Speeding-up the Content-writing Phase

Content writing is an unpredictable phase at best. The unpredictability arises from uncertainties which are inherent in any creative process. Where the content writer and the designer are one-and-the-same there are fewer problems, but this is not often the case. A further problem area is where the client is also the content expert/writer. In such instances, forcing the client to keep to project deadlines can be problematic since development teams' internal scheduling requirements will often be invisible to the client. Anything that can be done to speed up the content-writing phase is to be welcomed.

Using Interactive Storyboarding to Speed-up the Content-writing Phase

What I tend to do is to create first a test-of-concept model for a program in Hypercard. The test-of-concept model helps focus attention on the overall form and approach of the program. This is then extendedin functionality to act as a template for the content-writer. A storyboard of every screen in the resource is produced, with blanks to be filled in by the content-writer. These screens can be printed out to allow the content writer to pen in their contributions. Much more interesting and productive is when the content-writer is confident enough to write directly to the storyboard in its interactive form. This involves the content-writer sitting in front of the template version of the program, referring to a printed flowchart which illustrates the overall structure. The writer navigates through the program as an end-user would, with access to all program sections and levels. The writer then clicks on open text fields on the screen to enter the text to appear at the appropriate part of the screen.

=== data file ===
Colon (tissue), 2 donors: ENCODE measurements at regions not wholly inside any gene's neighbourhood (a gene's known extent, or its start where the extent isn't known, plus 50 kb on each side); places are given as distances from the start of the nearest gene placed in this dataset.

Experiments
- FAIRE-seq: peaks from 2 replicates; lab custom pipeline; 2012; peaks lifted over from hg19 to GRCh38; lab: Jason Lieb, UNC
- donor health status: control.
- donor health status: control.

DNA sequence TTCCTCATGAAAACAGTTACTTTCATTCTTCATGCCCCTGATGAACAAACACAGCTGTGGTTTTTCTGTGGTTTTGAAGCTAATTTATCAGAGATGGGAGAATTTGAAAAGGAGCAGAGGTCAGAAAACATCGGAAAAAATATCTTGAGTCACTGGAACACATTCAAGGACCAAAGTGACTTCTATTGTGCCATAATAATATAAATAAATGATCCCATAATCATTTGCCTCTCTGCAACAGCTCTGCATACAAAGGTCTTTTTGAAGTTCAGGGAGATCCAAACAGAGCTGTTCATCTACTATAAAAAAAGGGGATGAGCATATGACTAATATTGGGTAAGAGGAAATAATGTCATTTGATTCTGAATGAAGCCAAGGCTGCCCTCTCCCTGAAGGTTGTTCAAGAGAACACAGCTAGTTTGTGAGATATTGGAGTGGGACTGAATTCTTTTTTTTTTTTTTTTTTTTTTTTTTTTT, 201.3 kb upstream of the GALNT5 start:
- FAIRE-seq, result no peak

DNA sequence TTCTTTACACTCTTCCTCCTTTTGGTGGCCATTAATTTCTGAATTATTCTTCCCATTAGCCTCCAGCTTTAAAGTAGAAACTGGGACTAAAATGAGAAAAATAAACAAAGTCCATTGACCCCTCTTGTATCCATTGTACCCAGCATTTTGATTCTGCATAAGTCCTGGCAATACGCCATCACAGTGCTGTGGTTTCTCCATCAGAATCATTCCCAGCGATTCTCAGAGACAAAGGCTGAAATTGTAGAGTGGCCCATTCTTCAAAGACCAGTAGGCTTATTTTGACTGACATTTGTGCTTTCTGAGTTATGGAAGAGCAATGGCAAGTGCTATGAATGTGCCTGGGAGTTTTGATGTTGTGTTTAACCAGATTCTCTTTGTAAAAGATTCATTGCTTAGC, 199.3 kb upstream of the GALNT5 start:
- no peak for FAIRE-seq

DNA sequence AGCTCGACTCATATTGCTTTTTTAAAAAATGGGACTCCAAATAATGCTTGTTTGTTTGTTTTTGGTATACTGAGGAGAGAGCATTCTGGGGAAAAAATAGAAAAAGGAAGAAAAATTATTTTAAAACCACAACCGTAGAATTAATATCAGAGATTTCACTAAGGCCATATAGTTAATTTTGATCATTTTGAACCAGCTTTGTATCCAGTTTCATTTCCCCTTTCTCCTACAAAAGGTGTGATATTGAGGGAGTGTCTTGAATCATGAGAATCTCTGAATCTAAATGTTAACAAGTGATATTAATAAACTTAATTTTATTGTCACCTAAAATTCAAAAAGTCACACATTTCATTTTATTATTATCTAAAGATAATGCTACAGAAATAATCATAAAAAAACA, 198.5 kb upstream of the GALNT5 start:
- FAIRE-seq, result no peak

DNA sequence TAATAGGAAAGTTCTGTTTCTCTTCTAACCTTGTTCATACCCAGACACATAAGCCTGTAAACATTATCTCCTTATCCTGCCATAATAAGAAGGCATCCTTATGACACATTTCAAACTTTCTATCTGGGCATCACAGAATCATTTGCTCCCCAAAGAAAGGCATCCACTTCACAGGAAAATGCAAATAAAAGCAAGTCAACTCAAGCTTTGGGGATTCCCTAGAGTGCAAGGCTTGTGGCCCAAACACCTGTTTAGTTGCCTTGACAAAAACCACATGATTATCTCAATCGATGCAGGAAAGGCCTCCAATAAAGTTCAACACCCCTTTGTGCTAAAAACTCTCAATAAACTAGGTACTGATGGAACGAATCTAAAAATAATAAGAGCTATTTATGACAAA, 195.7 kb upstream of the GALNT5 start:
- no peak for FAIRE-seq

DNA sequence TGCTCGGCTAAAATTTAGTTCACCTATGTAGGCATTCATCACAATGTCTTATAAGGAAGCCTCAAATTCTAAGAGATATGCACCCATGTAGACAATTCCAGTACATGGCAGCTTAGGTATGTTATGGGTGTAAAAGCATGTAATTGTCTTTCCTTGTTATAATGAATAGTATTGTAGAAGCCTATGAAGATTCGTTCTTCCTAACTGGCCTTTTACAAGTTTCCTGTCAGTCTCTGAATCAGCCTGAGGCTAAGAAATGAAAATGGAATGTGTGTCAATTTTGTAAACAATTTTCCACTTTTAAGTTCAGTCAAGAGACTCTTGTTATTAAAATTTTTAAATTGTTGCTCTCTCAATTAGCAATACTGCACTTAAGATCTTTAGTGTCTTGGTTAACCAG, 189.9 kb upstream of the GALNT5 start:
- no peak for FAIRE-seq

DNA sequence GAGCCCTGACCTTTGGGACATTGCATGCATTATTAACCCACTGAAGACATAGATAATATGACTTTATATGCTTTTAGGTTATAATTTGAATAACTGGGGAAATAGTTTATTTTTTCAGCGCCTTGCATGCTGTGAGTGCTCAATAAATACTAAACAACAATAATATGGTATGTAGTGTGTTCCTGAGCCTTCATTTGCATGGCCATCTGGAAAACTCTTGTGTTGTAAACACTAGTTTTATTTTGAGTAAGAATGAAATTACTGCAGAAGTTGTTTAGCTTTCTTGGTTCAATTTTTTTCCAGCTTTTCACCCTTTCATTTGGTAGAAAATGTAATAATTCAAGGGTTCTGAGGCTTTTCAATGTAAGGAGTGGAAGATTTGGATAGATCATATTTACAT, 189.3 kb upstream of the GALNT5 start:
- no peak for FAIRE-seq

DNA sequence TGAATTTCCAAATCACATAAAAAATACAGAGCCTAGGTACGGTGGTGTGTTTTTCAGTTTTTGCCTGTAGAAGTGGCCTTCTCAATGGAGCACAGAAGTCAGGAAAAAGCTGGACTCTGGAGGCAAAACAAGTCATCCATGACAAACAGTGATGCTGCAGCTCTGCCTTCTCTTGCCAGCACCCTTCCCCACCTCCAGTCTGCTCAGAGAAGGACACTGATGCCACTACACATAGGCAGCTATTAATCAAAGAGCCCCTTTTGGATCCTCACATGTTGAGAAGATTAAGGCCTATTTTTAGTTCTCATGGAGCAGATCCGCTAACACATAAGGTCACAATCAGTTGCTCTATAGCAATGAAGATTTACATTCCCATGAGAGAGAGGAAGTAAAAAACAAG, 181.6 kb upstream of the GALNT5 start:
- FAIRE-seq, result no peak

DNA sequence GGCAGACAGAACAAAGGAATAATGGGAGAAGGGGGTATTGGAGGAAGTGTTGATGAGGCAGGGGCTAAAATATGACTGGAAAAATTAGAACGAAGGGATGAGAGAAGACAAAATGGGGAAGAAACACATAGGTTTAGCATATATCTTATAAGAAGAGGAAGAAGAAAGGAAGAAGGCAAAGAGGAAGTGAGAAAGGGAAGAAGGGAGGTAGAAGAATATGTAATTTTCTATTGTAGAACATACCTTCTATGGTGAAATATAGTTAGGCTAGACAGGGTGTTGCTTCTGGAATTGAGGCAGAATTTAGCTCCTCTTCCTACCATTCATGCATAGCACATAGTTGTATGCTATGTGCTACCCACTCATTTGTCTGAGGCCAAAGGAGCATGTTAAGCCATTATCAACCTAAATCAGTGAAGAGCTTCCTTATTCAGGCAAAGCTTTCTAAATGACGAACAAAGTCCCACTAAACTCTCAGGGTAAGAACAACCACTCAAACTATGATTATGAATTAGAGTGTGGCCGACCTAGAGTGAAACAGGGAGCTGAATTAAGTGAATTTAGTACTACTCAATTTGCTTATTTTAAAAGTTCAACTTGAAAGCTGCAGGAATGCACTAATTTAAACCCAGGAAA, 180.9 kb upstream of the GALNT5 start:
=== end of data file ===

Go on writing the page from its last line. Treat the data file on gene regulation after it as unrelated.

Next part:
The advantages of the technique, which allows content to be composed within an interactive template, are several. First of all, it ensures a systematic approach to the content-writing phase of any project. Secondly, a great amount of time is saved in inputting the text which would otherwise have to be transferred from paper to word-processable form, and then passages and captions cut and pasted to the appropriate part of the interactive program. Thirdly, the technique is useful in motivating the writer by their deeper involvement in the design process. It also ensures that people are writing with the constraints imposed by the output screen in mind,--avoiding too much text on a screen, say, and making sure that the text-size is readable. In this manner, the writer’s attention is directed to every detail on every screen which concerns them, and potentially serious omissions are avoided. Finally, the technique can greatly facilitate the localisation of the program for foreign language markets, since problems of text-translation which affect screen layout are immediately identified in translating directly to given screen areas.